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It's only four years away, but the world could look a whole lot different in 2025

It's only four years away, but the world could look a whole lot different in 2025

If there is one key take away from Peter Diamandis and Steven Kotler’s fascinating book, “The future is faster than you think,” it is that the future really is faster and closer than you think.

What was once the realm of science fiction is now quickly becoming science fact. Flying cars, bullet train “hyperloops” and mega-rockets transporting you anywhere on the planet in under an hour are no longer whimsies of the imagination but existing machineries that could be commercially deployed this decade.

A spate of converging technologies has produced an exponential pace of advancement without historical precedent. Advances in biotechnology, for example, are overlapping with artificial intelligence and quantum computing to produce a wave of progress that leaves Moore’s Law, the traditional benchmark for exponential progress, in the dust.

We’re not talking about the year 2525, when Zager and Evans wondered “if man is still alive, if woman can survive.” The year 2025 is just four years away, but here are some trends that experts predict will by then already be part of our new reality:

  • AI will optimize commercial manufacturing, reducing waste by 50%
  • 5G networks tied to autonomous bots will safely deliver goods globally within hours
  • Preventive healthcare systems will provide plant-rich, nutrient-dense diets
  • Cancer will be managed like any other chronic health condition
  • Carbon dioxide removal will help reduce climate change

These rapid changes, and many more, can seem alternatively exhilarating and petrifying, upending centuries of behaviors in a matter of years. As the fourth industrial revolution unfolds, we can expect these electrifying opportunities to offer the potential of solving some of the world’s most pressing issues, like feeding a growing global population, improving access to healthcare and reducing carbon emissions.

The future of shopping, advertising, entertainment, education, insurance, real estate, finance and food will never be the same. At the same time, our humanity could be tested, with robots poised to replace many of the functions of our fellow man and woman. The Covid-19 pandemic and its vast consequences have only supercharged these various trends.

Here at Nokia, we are an active part of the movement. We do much more than just connect the world today. We also lay the foundations of automation, infrastructure and networks of tomorrow as a pioneer in 5G technology that will reshape our world in the coming decade. In fact, our goal is "bringing together the world's intelligence" in an era in which pressure on the planet is increasing, productivity is stalling and access to opportunity remains unequal.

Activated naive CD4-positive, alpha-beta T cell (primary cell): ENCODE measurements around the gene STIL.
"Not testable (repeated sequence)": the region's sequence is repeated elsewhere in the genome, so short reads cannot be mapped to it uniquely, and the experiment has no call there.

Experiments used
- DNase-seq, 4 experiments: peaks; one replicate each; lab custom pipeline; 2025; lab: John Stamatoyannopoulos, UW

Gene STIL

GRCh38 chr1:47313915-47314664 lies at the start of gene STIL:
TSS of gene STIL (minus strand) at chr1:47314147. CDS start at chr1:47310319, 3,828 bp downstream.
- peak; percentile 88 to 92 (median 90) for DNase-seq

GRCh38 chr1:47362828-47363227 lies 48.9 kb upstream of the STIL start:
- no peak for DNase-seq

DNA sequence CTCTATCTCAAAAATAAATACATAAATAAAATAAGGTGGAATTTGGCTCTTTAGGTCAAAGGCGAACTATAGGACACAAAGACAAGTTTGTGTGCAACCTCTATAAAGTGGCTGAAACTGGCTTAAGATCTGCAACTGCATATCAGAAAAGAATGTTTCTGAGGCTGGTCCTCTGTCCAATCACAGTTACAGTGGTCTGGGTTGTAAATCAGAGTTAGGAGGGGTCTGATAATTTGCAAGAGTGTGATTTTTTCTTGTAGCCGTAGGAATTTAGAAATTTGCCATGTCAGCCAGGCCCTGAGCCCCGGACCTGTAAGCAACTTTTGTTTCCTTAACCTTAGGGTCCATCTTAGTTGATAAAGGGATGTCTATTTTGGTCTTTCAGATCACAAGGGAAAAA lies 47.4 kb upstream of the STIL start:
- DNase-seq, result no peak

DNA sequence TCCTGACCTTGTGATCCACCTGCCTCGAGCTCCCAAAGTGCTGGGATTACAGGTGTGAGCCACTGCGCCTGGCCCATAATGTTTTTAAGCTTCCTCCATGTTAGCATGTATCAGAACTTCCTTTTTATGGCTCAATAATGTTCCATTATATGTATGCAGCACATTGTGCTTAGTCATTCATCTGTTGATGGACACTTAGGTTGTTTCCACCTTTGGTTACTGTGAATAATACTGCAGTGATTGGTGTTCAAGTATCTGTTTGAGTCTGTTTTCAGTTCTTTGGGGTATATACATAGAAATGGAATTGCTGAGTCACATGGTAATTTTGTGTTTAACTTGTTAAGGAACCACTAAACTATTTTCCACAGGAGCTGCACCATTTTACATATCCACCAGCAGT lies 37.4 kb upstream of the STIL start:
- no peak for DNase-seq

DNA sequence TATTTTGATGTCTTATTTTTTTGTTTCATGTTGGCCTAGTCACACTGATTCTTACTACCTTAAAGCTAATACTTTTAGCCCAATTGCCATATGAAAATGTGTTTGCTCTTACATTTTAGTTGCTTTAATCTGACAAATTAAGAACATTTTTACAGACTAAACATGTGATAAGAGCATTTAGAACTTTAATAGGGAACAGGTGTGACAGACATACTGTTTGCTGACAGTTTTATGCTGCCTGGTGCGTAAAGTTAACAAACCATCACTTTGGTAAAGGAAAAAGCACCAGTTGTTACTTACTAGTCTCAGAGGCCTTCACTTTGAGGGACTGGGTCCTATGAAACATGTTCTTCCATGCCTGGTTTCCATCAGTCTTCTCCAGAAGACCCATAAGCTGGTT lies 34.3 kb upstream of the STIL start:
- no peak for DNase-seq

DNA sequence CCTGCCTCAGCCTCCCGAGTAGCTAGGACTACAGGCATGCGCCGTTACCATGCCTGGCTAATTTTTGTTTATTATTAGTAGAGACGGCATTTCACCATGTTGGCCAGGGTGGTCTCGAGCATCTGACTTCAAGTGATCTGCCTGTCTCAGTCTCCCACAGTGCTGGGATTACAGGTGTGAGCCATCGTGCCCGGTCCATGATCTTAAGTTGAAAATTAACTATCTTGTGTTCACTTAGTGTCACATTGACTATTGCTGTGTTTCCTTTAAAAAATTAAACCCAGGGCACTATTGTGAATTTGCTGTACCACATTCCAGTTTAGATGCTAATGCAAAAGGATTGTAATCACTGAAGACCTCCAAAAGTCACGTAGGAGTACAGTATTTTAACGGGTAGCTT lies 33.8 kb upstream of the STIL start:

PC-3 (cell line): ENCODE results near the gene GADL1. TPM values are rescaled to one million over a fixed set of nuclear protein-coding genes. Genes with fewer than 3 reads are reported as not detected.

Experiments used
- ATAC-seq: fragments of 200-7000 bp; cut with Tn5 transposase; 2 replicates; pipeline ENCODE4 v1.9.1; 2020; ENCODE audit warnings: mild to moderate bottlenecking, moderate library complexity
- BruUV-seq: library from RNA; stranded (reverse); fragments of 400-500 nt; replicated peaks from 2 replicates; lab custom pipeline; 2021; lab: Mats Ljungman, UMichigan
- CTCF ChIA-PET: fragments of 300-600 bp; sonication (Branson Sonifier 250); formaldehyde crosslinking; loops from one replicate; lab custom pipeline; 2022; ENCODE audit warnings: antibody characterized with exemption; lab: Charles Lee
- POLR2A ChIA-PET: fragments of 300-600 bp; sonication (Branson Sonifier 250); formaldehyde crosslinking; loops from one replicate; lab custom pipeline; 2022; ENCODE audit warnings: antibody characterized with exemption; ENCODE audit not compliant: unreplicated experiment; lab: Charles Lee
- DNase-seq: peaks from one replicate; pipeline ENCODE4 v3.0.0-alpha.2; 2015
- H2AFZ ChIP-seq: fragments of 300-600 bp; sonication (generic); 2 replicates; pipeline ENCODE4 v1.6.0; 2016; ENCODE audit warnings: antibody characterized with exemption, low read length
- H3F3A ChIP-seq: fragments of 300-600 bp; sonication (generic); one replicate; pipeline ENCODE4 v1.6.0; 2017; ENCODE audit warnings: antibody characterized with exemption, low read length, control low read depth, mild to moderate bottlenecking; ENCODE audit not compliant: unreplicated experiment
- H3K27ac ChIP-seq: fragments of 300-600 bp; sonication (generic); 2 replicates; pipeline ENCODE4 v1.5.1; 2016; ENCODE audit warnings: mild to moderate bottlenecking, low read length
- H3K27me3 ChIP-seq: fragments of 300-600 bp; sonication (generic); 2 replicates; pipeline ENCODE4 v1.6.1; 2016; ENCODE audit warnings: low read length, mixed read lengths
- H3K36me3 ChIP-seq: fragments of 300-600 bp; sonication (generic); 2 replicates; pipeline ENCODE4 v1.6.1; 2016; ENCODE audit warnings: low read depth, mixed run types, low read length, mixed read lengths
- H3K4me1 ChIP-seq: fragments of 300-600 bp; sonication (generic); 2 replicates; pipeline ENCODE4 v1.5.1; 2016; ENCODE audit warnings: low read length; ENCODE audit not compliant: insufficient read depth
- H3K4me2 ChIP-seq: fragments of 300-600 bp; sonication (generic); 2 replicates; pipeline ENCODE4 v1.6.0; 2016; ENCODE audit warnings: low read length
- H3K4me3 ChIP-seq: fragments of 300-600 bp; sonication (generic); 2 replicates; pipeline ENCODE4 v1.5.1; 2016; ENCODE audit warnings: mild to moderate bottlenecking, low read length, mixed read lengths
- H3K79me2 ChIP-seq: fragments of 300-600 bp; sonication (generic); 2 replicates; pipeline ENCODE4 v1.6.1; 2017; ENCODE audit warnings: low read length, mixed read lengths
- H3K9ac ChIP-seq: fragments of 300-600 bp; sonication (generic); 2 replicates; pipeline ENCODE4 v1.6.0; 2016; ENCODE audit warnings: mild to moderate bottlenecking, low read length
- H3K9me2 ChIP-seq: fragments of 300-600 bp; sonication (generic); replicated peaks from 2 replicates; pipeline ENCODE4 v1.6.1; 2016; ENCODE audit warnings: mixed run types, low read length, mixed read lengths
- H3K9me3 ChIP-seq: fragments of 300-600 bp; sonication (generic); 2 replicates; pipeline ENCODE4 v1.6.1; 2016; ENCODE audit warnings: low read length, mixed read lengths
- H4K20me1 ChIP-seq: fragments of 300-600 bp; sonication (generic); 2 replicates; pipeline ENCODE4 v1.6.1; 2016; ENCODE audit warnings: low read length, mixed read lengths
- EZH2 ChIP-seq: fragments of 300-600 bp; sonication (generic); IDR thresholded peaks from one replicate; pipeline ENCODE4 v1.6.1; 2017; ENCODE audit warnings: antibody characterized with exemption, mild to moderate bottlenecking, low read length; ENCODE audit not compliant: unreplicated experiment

Our legendary research arm, Bell Labs, leads the way. Over the years, the institute’s researchers developed the transistor, fax machine, laser, solar cell, Unix operating system and other groundbreaking discoveries that have earned it nine Nobel Prizes and four Turing Awards.

Whether setting up a mobile network on the moon for NASA or imagining the era of 6G technology, Bell Labs drives Nokia’s push to the future. Its slew of disruptive research ranges from robotics to artificial intelligence to autonomous software systems.

And across the company we are establishing the Internet-of-Things marketplace, digitizing heavy industry and building smart cities.

The future is unknown. But perhaps the only certainty is that technology will be a big part of it.

Already a third of all data passes through the cloud and over 90% of the world’s data has been created in just the last couple of years. By 2025, the number of IoT devices is expected to exceed 25 billion.

With the technological world upon us, data is the new fuel. The world is moving toward “internet for all,” even to the planet’s most inaccessible areas. The scope exceeds beyond even Planet Earth itself, with a new space race underway not between nations but rather tech titans, as Jeff Bezos and Elon Musk compete to colonize other moons and planets this decade. A boon in virtual reality and brain-computer interfaces look to transform the existence of those who remain.

All this creates an innovative environment that is generating research into “Back to the Future-like” gizmos such as:

With technology ever-present there is more to come and by 2025 we are likely to face a reality that was unimaginable to most not too long ago.

Aron Heller

About Aron Heller

Aron Heller is the lead writer and editor for Nokia's Cloud and Network Services, where he tells the story of technology and the people behind it. He was previously the long-time Jerusalem correspondent for The Associated Press and an adjunct journalism professor and sports broadcaster. Aron has covered ten Israeli elections, four Mideast wars, dozens of other major world events and has been dispatched on assignments across five continents. A certified baseball coach and umpire, Aron has also been known to cite obscure quotes from cult comedy films.

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Read a selection of his work at http://www.aronheller.com

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